Girl of Nightmares

Page 36


* * *

It's true what they say about answers only leading to more questions. There will always be more to find out, more to learn, more to do. So now I know that Anna's in Hell. And now I have to find a way to get her out. Sitting at my kitchen table, poking a fork at one of my mom's mushroom omelets, it feels like I've been stuffed into a cannon. There's so much to do. What the f**k am I doing here prodding a cheesy egg pouch?

"Do you want toast?"

"Not really."

"What's the matter with you?" My mom sits down in her bathrobe, looking worn around the edges. Last night I added a few more grays to her head, coming in with a bruised skull. She stayed awake while I slept, and shook me to consciousness every hour and a half, to make sure I didn't have a concussion and die. Last night she didn't ask questions. I suppose the relief of seeing me alive was enough. And maybe part of her doesn't want to know.

"The drum worked," I say quietly. "I saw Anna. She's in Hell."

Her eyes light up and burn out in the space of a blink.

"Hell?" she asks. "Fire and brimstone? Little red guy with a big fork and a pointy tail?"

"Is this funny to you?"

"Of course not," she replies. "I just never thought it actually existed." And she doesn't know what to say either.

"For the record, I didn't see any pointy tail. But she's in Hell. Or someplace like it. I guess it doesn't matter if it's the Hell or not."

My mom sighs. "I suppose that decades of murder is a lot to atone for. It doesn't feel fair to me, but-there's nothing we can do about it, sweetheart."

Atonement. The word makes me glare so hard that heat rays might shoot out of my eyeballs.

"As far as I'm concerned," I say, "it was all one big f**k-up."


"And I'm going to get her out."

Mom's eyes fall to her plate. "You know that isn't possible. You know that you can't."

"I think I can. My friends and I just opened a window between here and Hell, and I'm willing to bet that we can open a door."

There's a long, simmering silence. "It's an impossible thing to do and just trying it is probably enough to kill you."

I try to remember that she's my mother, and it's her job to talk to me about impossible, so I sort of nod. But she sees through it, and her feathers are up. In one breath she threatens to move my ass out of Thunder Bay, to take me far away from Thomas and his witchy ways . She even says she's going to take the athame and send it to Gideon.

"Don't you listen? When Gideon or I tell you something, do you listen?" Her lips form a tight, thin line. "What happened to Anna, I hate it. It's not fair. It might be the worst case of unfair I've ever heard. But you're not trying this, Cas. You're absolutely not."

"Yes, I will," I growl. "And it's not just her either. It's him. The bastard that killed Dad. He's there too. So I'm going to go after him and I'm going to kill him again. I'm going to kill him a thousand times." She starts to cry, and I'm dangerously close to it myself. "You didn't see her, Mom." She has to get it. I can't sit at this table and try to eat eggs when I know that she's trapped over there. There is only one thing I should be doing and I have no idea where to start.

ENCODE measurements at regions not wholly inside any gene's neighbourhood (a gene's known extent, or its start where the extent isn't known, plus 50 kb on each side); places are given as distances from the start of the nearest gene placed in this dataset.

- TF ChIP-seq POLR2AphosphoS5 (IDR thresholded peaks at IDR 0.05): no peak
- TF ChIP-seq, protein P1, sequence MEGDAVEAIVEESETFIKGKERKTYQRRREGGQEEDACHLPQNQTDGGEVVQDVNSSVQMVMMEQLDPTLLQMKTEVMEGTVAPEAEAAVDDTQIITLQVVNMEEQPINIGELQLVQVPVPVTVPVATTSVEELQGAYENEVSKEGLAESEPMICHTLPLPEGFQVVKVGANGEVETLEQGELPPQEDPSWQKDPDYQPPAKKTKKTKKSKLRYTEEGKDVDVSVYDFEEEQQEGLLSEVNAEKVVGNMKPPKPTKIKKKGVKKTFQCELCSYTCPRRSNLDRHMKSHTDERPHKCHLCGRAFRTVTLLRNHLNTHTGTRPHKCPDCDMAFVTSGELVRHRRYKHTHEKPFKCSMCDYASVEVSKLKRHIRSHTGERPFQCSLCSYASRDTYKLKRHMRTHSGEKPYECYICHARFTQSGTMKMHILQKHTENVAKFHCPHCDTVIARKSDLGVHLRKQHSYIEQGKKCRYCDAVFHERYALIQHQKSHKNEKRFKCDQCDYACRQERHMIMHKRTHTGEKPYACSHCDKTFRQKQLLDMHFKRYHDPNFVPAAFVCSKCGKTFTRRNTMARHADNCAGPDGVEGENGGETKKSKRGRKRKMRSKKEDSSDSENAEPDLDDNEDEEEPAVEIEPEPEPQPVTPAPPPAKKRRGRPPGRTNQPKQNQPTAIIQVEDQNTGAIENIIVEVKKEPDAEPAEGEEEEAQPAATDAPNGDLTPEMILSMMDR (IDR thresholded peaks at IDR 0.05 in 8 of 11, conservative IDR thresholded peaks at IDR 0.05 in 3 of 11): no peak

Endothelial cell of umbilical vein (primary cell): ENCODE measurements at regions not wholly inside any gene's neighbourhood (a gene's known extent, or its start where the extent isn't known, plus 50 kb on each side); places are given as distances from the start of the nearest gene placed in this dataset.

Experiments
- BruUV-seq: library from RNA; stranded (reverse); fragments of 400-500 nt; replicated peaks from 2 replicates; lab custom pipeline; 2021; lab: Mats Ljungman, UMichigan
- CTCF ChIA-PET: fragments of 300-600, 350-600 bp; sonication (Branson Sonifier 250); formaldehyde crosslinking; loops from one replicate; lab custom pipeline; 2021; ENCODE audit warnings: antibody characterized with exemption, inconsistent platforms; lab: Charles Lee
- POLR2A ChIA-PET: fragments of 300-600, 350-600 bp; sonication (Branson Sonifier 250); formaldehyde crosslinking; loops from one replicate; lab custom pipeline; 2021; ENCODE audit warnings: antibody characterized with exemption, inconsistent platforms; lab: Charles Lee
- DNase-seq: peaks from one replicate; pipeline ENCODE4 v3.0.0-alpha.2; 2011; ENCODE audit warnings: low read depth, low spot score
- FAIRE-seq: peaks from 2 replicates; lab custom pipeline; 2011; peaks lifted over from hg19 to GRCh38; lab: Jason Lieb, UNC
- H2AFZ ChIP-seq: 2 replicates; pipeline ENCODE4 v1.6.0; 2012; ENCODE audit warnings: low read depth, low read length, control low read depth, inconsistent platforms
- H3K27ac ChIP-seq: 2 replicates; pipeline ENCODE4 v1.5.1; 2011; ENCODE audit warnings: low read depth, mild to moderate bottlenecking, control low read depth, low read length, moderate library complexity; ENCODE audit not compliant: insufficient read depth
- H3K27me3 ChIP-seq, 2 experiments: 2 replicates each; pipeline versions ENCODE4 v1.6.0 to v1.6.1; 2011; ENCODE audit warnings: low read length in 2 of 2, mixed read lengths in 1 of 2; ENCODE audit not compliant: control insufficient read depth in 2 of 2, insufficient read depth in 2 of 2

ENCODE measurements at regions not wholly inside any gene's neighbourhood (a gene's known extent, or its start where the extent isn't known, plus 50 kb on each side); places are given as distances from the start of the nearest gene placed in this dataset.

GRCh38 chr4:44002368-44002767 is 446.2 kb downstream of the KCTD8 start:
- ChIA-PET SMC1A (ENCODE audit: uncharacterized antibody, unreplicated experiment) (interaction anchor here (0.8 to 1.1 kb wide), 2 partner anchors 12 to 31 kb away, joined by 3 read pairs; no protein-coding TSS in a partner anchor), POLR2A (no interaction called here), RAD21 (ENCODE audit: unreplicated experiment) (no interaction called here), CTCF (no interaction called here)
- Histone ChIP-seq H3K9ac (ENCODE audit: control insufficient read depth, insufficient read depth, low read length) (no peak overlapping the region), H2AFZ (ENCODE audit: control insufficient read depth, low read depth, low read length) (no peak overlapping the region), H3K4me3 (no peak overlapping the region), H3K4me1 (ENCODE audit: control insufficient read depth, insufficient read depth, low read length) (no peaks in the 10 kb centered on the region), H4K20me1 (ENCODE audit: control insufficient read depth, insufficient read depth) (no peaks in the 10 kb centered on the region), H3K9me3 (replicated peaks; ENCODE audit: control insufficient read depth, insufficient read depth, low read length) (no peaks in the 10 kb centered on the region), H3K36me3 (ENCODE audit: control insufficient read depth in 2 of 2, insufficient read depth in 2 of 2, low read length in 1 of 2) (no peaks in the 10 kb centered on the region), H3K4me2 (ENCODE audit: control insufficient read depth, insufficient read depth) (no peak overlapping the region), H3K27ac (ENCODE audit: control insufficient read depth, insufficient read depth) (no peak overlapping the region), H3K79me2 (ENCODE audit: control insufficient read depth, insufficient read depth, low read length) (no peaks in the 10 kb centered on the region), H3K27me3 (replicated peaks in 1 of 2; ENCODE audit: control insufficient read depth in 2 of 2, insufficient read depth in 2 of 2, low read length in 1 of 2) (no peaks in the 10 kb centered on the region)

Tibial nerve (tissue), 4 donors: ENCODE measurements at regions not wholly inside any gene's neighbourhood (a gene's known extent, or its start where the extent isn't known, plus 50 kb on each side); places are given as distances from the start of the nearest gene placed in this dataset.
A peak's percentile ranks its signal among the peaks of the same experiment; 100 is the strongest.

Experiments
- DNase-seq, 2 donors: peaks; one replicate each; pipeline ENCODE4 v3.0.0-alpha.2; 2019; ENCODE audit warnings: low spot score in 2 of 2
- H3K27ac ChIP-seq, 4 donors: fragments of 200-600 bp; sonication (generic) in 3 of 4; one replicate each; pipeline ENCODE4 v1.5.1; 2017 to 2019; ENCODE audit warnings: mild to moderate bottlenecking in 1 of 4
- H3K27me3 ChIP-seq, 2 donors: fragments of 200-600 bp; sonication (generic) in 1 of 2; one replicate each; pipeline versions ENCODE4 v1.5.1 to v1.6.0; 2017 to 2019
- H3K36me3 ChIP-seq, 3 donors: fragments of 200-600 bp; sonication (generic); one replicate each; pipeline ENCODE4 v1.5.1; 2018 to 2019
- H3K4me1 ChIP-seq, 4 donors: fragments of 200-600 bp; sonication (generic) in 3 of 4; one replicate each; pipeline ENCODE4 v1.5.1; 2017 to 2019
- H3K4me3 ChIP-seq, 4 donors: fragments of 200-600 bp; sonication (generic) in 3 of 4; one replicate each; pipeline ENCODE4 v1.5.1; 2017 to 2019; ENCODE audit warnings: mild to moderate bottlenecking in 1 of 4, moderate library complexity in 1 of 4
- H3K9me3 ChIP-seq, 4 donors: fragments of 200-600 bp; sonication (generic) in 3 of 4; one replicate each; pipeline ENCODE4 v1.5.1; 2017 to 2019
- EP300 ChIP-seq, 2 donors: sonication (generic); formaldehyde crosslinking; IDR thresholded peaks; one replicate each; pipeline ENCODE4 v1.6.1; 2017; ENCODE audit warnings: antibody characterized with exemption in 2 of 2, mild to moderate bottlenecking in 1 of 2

I love her, I almost say. What would you do if it were Dad? I almost say. But I'm wrung out. She's wiping tears from her cheeks and I know she's thinking about the cost, how much this has cost us. I can't think about that anymore. I'm sorry as hell, but I can't. Not even for her. Not when I have work to do.

My fork clatters down on my plate. Food is out. And school is out too. There are only four days left, and most of them are pep rallies. I took my last test last Thursday, and passed with a B+ average. It's not like they're going to expel me.

* * *

Black Labs probably shouldn't eat peanut butter cookies. Maybe they shouldn't drink milk either. But they sure do like both of those things. Stella's head is lodged into my lap, and she's heaved most of her body onto the burgundy cushions of the sofa I'm sitting on. Her seal pup eyes flicker from my face to my glass of milk, so I tip it to the side to let her big pink tongue go to work. When she's finished, she slurps a thank-you into my palm.

"You're welcome," I say, and give her a scratch. I didn't want to eat anyway. I came to the shop right after my non-breakfast to see Morfran. Apparently he and Thomas sat up most of the night talking over the ritual, because he had this broody, sympathetic expression behind his glasses, and instantly plunked me onto this couch and served me a snack. Why do people keep trying to feed me?


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